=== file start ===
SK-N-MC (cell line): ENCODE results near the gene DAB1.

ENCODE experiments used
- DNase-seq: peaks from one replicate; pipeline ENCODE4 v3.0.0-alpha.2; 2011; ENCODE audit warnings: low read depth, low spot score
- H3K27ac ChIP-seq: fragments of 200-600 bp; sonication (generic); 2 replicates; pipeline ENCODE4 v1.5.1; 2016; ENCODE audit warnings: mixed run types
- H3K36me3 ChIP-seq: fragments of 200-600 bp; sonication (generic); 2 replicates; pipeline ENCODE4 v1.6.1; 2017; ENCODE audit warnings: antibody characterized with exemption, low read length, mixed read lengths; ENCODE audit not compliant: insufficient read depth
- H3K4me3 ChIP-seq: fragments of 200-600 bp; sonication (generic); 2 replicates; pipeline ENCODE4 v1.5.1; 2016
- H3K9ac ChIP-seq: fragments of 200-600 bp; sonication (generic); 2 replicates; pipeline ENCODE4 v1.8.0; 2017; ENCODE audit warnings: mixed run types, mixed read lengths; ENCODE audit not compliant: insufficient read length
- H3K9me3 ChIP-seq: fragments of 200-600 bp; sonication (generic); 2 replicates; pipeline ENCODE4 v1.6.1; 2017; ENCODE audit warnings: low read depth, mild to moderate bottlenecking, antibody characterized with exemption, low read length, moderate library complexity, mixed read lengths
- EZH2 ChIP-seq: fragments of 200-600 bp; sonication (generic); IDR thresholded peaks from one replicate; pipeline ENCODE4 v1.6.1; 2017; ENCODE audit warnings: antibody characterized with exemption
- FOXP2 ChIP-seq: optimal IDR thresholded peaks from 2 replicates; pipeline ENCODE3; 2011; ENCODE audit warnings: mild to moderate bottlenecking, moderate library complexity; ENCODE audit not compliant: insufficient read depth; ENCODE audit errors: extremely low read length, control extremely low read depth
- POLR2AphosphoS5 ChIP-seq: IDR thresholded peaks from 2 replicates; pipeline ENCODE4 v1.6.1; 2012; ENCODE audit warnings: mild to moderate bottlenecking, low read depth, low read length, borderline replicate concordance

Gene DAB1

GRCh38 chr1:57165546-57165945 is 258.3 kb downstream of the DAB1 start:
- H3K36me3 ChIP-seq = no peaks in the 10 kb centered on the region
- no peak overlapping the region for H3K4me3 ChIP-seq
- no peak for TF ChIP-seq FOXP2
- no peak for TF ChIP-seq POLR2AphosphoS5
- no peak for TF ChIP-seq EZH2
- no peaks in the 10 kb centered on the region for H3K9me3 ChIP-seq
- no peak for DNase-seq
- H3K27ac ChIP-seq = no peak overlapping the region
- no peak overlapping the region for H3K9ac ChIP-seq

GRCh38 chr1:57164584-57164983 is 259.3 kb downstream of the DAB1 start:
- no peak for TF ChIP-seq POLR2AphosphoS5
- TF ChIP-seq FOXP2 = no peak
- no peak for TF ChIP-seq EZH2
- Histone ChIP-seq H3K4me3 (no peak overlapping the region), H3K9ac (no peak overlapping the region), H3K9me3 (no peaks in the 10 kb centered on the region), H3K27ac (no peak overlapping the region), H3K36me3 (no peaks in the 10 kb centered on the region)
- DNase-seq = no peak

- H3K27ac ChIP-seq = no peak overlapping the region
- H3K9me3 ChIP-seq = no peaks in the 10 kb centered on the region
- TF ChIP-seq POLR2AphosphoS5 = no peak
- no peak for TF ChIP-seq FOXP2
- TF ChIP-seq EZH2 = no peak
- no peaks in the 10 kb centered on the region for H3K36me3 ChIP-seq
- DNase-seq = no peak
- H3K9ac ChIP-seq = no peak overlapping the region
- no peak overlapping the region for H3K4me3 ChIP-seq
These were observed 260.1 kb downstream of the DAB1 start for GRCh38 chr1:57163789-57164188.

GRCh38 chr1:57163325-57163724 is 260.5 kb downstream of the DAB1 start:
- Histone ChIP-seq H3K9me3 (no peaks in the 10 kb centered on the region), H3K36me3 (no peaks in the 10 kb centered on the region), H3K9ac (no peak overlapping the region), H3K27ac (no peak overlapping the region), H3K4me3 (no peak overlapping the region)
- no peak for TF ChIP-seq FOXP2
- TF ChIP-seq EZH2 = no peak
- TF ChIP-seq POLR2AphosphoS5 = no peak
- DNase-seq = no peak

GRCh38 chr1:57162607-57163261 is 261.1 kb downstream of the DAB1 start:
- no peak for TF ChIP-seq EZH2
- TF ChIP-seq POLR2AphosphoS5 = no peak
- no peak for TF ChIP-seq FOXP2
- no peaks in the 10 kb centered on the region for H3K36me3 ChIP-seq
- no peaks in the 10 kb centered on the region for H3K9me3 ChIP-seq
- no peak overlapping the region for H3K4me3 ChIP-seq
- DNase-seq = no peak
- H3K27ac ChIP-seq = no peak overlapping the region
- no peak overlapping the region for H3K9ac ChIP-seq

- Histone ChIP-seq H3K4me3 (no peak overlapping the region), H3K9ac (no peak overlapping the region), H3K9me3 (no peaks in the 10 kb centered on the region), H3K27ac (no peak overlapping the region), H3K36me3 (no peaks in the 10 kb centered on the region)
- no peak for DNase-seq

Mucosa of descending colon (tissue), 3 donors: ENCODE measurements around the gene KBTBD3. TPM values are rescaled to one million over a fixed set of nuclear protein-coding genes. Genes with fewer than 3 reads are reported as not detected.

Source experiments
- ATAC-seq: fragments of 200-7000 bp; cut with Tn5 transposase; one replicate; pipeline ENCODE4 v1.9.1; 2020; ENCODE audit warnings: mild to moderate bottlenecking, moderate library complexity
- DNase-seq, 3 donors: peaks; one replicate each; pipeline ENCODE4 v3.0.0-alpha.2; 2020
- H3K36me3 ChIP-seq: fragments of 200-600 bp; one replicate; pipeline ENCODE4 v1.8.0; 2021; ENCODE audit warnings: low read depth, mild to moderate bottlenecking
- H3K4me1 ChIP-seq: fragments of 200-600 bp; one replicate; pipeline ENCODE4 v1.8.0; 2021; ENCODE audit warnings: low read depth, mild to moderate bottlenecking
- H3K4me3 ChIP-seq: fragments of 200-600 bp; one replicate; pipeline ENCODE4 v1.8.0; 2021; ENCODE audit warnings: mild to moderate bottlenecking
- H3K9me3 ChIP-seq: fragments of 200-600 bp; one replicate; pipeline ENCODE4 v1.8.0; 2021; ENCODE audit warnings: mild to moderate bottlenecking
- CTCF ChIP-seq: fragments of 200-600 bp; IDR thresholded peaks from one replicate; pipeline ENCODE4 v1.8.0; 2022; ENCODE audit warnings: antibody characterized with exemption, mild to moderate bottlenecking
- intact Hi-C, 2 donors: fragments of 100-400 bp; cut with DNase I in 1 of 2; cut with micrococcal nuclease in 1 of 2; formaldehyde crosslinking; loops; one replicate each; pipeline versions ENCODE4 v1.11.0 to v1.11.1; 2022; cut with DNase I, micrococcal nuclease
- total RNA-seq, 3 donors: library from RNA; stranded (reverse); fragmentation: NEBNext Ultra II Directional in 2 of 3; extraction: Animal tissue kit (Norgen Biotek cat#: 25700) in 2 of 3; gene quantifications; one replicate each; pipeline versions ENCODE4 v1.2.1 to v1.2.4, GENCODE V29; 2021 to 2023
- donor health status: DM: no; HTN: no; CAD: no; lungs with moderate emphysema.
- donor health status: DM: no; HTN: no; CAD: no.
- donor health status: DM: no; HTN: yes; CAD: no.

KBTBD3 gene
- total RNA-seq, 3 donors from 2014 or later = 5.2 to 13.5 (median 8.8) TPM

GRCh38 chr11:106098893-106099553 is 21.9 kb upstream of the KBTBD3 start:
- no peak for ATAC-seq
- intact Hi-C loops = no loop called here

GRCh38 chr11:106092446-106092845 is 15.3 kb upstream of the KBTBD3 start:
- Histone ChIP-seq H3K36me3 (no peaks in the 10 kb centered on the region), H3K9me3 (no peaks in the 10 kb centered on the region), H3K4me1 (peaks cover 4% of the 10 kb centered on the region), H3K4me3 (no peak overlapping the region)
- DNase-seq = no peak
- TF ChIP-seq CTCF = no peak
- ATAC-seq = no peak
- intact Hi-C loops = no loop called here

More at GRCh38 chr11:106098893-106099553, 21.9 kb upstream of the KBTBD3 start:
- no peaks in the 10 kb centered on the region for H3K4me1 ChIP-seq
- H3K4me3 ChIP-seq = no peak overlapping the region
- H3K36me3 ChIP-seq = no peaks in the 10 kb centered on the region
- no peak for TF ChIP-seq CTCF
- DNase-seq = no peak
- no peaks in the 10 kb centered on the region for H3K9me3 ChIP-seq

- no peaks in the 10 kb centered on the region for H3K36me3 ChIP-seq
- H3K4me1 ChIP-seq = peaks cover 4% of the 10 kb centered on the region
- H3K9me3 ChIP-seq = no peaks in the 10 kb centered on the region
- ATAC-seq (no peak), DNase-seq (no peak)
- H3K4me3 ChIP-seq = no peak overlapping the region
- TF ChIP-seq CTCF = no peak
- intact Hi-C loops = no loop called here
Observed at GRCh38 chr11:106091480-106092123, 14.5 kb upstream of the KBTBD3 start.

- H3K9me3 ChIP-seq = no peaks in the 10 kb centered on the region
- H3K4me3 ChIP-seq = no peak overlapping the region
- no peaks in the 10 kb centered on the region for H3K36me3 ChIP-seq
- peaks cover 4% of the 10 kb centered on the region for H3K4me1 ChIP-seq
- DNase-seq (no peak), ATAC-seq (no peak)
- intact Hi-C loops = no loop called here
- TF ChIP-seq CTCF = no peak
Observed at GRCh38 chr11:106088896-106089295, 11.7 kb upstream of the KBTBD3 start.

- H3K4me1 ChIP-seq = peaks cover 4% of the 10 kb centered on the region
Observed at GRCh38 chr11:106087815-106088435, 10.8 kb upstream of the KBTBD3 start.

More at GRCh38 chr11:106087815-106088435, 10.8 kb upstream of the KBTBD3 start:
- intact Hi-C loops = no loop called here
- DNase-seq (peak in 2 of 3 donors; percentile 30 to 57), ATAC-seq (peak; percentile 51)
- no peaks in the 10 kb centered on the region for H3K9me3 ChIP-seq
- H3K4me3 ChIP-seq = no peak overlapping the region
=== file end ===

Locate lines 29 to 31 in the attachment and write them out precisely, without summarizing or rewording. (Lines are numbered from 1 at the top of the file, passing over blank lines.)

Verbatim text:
- H3K27ac ChIP-seq = no peak overlapping the region
- H3K9me3 ChIP-seq = no peaks in the 10 kb centered on the region
- TF ChIP-seq POLR2AphosphoS5 = no peak